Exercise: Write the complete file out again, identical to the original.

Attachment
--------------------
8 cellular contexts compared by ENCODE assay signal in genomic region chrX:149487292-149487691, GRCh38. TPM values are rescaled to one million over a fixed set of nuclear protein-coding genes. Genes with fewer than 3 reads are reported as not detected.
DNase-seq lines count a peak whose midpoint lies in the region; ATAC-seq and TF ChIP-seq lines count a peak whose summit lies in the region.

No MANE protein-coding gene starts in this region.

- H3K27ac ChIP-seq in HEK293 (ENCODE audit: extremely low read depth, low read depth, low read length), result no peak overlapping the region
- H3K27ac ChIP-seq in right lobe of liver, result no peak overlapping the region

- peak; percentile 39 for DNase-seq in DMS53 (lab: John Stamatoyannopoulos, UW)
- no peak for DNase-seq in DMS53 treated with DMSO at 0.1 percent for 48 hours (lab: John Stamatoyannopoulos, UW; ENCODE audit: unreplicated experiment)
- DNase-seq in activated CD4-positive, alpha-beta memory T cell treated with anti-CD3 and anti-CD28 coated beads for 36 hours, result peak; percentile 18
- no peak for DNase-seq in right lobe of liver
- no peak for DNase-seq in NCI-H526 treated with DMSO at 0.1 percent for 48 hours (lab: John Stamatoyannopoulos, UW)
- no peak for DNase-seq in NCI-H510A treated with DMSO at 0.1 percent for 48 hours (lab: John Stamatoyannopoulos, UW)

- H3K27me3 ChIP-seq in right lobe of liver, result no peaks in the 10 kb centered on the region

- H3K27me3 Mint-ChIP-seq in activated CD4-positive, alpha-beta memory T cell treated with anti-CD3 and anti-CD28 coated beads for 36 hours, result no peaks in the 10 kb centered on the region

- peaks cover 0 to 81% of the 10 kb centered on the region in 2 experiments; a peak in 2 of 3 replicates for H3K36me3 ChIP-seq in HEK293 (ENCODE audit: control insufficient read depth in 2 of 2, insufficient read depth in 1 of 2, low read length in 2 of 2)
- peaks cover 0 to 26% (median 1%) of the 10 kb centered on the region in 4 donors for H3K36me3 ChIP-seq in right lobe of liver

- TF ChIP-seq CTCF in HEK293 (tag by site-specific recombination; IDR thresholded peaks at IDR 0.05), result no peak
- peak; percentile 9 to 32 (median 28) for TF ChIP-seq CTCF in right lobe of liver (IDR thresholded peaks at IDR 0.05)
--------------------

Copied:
8 cellular contexts compared by ENCODE assay signal in genomic region chrX:149487292-149487691, GRCh38. TPM values are rescaled to one million over a fixed set of nuclear protein-coding genes. Genes with fewer than 3 reads are reported as not detected.
DNase-seq lines count a peak whose midpoint lies in the region; ATAC-seq and TF ChIP-seq lines count a peak whose summit lies in the region.

No MANE protein-coding gene starts in this region.

- H3K27ac ChIP-seq in HEK293 (ENCODE audit: extremely low read depth, low read depth, low read length), result no peak overlapping the region
- H3K27ac ChIP-seq in right lobe of liver, result no peak overlapping the region

- peak; percentile 39 for DNase-seq in DMS53 (lab: John Stamatoyannopoulos, UW)
- no peak for DNase-seq in DMS53 treated with DMSO at 0.1 percent for 48 hours (lab: John Stamatoyannopoulos, UW; ENCODE audit: unreplicated experiment)
- DNase-seq in activated CD4-positive, alpha-beta memory T cell treated with anti-CD3 and anti-CD28 coated beads for 36 hours, result peak; percentile 18
- no peak for DNase-seq in right lobe of liver
- no peak for DNase-seq in NCI-H526 treated with DMSO at 0.1 percent for 48 hours (lab: John Stamatoyannopoulos, UW)
- no peak for DNase-seq in NCI-H510A treated with DMSO at 0.1 percent for 48 hours (lab: John Stamatoyannopoulos, UW)

- H3K27me3 ChIP-seq in right lobe of liver, result no peaks in the 10 kb centered on the region

- H3K27me3 Mint-ChIP-seq in activated CD4-positive, alpha-beta memory T cell treated with anti-CD3 and anti-CD28 coated beads for 36 hours, result no peaks in the 10 kb centered on the region

- peaks cover 0 to 81% of the 10 kb centered on the region in 2 experiments; a peak in 2 of 3 replicates for H3K36me3 ChIP-seq in HEK293 (ENCODE audit: control insufficient read depth in 2 of 2, insufficient read depth in 1 of 2, low read length in 2 of 2)
- peaks cover 0 to 26% (median 1%) of the 10 kb centered on the region in 4 donors for H3K36me3 ChIP-seq in right lobe of liver

- TF ChIP-seq CTCF in HEK293 (tag by site-specific recombination; IDR thresholded peaks at IDR 0.05), result no peak
- peak; percentile 9 to 32 (median 28) for TF ChIP-seq CTCF in right lobe of liver (IDR thresholded peaks at IDR 0.05)